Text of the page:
Toward Formal Representations of Search Processes and Routines in Organizational Problem Solving. An Assessment of the State of the Art
This paper presents a critical overview of some recent attempts at building formal models of organizations as information-processing and problem-solving entities. We distinguish between two classes of models according to two distinct objects of analysis. The first class includes models mainly addressing information processing and learning; the second class includes models focusing upon the relationship between the division of cognitive labor and search process in some problem-solving space. The results begin to highlight important comparative properties regarding the impact on problem-solving efficiency and learning of different forms of hierarchical governance, the dangers of lock-in associated with specific forms of adaptive learning, the relative role of "online" vs. "offline" learning, the impact of the "cognitive maps" which organizations embody, the possible trade-offs between accuracy and speed of convergence associated with different "decomposition schemes", the (ambiguous) role of organizational memory in changing environments. We argue that these are important formal tools towards the development of a comparative institutional analysis focusing on the distinct properties of different forms of organization and accumulation of knowledge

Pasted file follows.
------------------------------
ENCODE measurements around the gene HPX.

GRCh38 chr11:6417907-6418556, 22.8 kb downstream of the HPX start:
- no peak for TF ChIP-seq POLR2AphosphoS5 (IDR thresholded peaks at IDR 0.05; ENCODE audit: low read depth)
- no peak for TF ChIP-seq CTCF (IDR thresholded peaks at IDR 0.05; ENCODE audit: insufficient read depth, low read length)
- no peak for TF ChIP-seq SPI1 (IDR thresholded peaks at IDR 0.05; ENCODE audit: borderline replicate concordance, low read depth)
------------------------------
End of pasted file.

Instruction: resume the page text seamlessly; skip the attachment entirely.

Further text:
|Date of creation:||24 Jan 2011|
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